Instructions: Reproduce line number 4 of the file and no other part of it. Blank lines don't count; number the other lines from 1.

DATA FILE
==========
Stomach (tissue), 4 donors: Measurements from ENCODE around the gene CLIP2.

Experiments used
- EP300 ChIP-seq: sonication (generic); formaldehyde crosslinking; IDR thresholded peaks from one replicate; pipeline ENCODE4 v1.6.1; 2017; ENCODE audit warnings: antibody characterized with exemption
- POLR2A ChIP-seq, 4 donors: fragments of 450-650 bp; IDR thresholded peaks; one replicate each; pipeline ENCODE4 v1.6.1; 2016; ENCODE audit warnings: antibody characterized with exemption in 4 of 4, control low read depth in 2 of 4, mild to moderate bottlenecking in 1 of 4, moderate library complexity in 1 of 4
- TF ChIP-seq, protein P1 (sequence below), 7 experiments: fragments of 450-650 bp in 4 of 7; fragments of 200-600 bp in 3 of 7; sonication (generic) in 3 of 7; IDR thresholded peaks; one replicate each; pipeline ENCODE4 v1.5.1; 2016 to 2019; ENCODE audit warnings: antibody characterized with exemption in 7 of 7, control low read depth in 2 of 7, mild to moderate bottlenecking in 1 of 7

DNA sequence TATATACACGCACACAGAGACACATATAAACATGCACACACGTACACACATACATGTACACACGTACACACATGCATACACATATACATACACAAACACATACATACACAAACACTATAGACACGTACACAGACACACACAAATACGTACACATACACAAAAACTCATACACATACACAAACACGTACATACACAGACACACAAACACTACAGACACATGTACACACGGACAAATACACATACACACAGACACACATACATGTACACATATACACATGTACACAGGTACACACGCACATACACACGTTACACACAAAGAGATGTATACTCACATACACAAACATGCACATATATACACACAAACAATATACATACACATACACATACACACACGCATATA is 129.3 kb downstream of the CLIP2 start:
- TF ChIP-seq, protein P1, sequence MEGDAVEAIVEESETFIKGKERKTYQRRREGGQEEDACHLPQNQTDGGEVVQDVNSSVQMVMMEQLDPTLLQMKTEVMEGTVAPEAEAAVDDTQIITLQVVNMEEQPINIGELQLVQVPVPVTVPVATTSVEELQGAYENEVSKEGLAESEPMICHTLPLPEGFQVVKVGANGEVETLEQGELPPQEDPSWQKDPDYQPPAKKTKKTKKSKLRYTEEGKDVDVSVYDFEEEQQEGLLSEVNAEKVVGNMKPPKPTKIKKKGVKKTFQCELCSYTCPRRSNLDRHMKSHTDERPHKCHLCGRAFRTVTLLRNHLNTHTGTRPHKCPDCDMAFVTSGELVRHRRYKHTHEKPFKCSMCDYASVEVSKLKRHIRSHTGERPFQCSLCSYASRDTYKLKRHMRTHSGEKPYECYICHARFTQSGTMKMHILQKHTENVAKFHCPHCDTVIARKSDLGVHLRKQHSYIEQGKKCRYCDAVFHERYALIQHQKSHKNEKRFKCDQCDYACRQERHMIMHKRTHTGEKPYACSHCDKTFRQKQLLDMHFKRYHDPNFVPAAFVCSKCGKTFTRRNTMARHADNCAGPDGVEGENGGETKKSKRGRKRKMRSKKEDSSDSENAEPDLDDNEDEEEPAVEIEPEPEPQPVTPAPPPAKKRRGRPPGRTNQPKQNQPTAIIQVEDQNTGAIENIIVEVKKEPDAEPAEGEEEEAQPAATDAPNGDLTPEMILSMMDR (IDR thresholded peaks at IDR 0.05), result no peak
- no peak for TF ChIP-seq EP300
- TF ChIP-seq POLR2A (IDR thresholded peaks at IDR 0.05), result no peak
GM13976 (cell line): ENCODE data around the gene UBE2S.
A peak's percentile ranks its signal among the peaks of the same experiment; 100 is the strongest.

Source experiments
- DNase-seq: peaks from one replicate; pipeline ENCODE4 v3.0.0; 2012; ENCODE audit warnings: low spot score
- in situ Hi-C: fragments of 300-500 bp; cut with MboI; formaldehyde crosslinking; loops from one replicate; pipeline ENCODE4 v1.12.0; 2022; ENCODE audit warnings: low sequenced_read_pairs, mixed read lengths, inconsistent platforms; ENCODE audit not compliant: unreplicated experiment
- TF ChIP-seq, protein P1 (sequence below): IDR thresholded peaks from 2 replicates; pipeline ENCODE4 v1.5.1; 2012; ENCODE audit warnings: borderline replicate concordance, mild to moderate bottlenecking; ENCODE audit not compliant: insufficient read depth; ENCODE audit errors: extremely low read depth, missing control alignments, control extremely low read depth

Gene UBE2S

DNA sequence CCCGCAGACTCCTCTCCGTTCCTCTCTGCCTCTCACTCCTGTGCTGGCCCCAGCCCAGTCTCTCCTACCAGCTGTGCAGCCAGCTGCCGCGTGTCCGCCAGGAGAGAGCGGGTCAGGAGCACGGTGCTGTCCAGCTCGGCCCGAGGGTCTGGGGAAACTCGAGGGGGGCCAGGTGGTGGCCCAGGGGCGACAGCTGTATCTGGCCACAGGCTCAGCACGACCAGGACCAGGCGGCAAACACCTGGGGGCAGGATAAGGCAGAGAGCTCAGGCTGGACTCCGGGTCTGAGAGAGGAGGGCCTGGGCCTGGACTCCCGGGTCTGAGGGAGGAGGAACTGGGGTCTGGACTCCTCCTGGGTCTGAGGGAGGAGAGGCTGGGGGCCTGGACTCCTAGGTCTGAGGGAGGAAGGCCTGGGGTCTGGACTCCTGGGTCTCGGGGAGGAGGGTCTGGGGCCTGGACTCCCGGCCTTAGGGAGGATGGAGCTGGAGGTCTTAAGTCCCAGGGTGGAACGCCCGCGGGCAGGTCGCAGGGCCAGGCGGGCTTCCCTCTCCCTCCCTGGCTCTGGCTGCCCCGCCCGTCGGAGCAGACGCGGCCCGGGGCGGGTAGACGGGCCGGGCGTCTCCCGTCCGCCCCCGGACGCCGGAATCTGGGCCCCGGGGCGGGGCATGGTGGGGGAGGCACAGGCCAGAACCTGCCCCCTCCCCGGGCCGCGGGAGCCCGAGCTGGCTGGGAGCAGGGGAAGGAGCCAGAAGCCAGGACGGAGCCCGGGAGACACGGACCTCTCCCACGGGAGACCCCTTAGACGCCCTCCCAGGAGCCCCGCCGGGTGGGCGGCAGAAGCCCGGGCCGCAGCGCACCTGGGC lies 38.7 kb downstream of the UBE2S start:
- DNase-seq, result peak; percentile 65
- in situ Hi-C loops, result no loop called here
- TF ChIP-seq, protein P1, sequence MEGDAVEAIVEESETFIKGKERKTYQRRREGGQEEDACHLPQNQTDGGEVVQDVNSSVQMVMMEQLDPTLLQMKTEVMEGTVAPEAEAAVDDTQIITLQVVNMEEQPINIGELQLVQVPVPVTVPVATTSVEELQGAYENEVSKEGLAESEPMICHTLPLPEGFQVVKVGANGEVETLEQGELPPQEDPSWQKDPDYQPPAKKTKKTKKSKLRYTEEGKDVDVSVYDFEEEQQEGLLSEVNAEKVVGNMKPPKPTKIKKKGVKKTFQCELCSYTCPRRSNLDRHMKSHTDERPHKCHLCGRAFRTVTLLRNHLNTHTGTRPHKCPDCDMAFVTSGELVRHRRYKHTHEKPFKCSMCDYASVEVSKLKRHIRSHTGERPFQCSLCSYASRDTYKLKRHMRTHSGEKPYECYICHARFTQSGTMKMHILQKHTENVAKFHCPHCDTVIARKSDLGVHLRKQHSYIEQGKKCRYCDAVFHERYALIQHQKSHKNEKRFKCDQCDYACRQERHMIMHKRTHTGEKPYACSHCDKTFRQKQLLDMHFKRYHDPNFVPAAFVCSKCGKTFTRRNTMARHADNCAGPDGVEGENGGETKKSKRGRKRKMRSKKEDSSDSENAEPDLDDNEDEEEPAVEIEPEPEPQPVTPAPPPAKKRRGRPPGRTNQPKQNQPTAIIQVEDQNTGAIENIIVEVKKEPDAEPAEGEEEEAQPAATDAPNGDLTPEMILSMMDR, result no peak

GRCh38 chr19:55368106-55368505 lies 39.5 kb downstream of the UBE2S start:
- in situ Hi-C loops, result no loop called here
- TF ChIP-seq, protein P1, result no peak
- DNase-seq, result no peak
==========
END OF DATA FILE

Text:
- POLR2A ChIP-seq, 4 donors: fragments of 450-650 bp; IDR thresholded peaks; one replicate each; pipeline ENCODE4 v1.6.1; 2016; ENCODE audit warnings: antibody characterized with exemption in 4 of 4, control low read depth in 2 of 4, mild to moderate bottlenecking in 1 of 4, moderate library complexity in 1 of 4